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Step-by-Step Guide: How to block NetBIOS connections to Windows XP Pro

Since the Windows server service advertises on well-known NetBIOS ports, it is a common attack vector for hackers. Expert Laura E. Hunter shows you how to block this avenue of attack.

The Windows server service, while indispensable on a file, print or application server, can create quite a headache...

when administering Windows workstations. Since the service advertises on well-known NetBIOS ports, it is a common attack vector for hackers attempting to gain access to the computers on your network.

There are a number of ways to block this avenue of attack, including implementing a central firewall or disabling the server service outright. On a Windows 2000 or XP Professional workstation, you can also create an IPsec filtering policy to stop NetBIOS traffic dead in its tracks. Follow the steps below to create an IPsec policy for an individual workstation or a central policy for an entire Active Directory domain or organizational unit.

Step 1: If you're working as part of a domain where you aren't the only administrator on staff, consult the necessary person or persons before changing any settings on a production machine. If someone has already set up group policies at the site, domain or organizational unit level, conflicting settings could spell trouble for your workstation -- causing anything from a minor annoyance to a complete inability to communicate on your network.

Step 2: Open the local computer policy by clicking on Start -> Run, then typing "gpedit.msc."

Step 3: Click on Computer Configuration -> Windows Settings -> Security Settings. Right-click on IP Security Policies on Local Computer and select "Create IP Security Policy."

Step 4: Click "Next" to bypass the initial welcome screen. Enter a name for the IPsec policy and click "Next" again.

Still on Windows XP?

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Step 5: Remove the check mark next to "Activate the default response rule" and click "Next."

Step 6: Click "Add" to create a new security rule. A security rule consists of two key components: an IP filter list that tells Windows what sort of traffic to look for and a filter action that tells Windows what to do once it has found something.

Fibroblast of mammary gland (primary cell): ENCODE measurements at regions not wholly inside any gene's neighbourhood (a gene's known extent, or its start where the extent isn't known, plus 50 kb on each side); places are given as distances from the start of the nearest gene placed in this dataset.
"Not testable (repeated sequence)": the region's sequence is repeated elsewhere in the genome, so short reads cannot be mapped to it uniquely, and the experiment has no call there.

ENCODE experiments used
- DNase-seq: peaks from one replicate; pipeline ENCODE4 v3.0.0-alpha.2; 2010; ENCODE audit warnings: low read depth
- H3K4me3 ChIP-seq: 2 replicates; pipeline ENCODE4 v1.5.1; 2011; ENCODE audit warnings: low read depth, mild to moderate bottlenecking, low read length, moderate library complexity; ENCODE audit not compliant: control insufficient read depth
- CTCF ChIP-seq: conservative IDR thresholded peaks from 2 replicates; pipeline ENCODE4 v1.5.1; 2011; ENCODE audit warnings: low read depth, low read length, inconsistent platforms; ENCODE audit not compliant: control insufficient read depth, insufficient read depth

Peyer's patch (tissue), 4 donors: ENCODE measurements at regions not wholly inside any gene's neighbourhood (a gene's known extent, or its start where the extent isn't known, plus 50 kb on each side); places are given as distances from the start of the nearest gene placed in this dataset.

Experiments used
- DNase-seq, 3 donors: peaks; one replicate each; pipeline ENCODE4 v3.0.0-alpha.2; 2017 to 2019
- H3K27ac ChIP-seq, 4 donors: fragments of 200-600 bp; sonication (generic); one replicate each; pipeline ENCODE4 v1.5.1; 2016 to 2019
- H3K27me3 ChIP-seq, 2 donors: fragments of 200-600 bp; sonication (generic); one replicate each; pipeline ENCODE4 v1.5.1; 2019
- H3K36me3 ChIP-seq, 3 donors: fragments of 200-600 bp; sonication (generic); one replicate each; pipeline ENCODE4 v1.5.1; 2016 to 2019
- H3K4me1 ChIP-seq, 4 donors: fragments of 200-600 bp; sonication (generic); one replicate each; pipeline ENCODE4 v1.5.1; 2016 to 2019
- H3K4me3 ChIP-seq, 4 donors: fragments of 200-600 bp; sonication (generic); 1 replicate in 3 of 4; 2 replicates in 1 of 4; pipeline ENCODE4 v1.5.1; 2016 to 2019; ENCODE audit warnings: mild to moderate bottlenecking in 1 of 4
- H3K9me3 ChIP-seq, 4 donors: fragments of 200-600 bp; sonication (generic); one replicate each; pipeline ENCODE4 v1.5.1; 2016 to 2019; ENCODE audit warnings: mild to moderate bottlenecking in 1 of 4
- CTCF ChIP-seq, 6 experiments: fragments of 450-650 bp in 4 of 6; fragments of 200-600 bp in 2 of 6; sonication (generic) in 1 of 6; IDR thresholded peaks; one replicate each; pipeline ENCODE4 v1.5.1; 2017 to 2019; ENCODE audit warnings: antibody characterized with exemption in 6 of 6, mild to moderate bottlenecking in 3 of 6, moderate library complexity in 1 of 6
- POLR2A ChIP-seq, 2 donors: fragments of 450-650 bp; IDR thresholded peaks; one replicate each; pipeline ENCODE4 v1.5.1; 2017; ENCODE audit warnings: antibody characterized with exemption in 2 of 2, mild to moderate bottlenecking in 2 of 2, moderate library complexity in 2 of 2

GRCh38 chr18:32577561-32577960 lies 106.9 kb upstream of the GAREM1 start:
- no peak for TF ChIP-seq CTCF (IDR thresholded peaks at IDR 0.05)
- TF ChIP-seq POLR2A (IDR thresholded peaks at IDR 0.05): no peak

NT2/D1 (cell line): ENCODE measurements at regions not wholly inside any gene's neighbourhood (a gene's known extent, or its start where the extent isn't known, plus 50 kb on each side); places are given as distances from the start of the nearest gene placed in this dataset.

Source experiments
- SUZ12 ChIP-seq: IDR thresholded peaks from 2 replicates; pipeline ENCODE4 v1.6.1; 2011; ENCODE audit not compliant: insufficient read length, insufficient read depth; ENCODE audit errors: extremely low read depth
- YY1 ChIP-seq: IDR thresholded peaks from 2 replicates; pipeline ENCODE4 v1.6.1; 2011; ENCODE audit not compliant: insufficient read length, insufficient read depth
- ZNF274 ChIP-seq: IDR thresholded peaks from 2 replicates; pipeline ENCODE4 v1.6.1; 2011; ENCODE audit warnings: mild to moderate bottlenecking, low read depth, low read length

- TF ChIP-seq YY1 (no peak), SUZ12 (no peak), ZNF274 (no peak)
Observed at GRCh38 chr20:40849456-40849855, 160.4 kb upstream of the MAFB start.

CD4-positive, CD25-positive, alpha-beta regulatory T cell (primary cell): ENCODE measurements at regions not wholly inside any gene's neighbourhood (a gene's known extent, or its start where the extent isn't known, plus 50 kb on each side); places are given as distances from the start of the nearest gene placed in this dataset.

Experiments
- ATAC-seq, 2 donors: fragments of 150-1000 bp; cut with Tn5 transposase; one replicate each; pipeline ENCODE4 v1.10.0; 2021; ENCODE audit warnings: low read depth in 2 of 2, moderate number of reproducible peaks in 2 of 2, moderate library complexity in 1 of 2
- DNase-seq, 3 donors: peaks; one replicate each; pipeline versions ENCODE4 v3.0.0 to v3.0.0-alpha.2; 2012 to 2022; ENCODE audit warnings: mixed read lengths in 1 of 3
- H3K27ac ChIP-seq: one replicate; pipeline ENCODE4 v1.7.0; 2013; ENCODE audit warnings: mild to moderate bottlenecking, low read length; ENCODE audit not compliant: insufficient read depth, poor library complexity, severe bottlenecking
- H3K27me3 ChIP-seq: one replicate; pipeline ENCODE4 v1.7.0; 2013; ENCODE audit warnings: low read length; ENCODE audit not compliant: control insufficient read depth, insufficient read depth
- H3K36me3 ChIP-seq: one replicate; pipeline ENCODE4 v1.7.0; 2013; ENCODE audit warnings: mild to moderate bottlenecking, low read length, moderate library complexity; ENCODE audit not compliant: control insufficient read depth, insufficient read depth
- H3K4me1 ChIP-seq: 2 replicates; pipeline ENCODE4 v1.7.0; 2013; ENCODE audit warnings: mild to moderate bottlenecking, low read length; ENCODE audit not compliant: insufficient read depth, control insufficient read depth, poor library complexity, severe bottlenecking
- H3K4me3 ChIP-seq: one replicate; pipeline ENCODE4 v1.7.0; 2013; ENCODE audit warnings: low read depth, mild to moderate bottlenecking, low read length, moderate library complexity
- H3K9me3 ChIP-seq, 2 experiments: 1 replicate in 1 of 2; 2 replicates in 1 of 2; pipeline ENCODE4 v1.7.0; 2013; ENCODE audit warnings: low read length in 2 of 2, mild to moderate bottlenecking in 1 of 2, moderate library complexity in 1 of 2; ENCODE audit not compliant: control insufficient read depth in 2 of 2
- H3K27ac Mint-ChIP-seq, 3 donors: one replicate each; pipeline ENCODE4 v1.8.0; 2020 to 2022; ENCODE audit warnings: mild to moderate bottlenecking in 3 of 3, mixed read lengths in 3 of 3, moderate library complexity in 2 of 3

Step 7: Create two IP filters. Both will filter traffic with a source IP address of "Any IP Address" and a destination of "My IP Address." IP filters monitor traffic according to a source and/or destination IP address, as well as source/destination port numbers. (An IP filter can only handle one type of traffic at a time, which is why security rules rely on filter lists.) One will filter traffic with a destination TCP port 139, the other will affect TCP destination port 445. This will cause the IP security rule to flag NetBIOS traffic directed against your workstation from any point of origin.

Step 8: Create a filter action to block the IP traffic affected by the IP filters created in Step 7.

Step 9: Right-click on the completed IPsec policy and click "Assign" to apply it to your local workstation.

You're done! No rebooting required. Your workstation will now reject any and all NetBIOS connection attempts. If you need to tweak the policy, you can create additional security rules to allow NetBIOS connections from administrative workstations. You can also de-assign the policy if it's not working the way you had intended.

About the author: Laura Hunter is's resident expert on management tools and solutions, storage management and network security. She has spent many years working in the trenches of network design, administration and user support, and she has earned a myriad of vendor certifications, including Microsoft Certified Systems Engineer, Certified Novell Engineer and Cisco Certified Network Associate. She is a senior systems analyst for a major American university.


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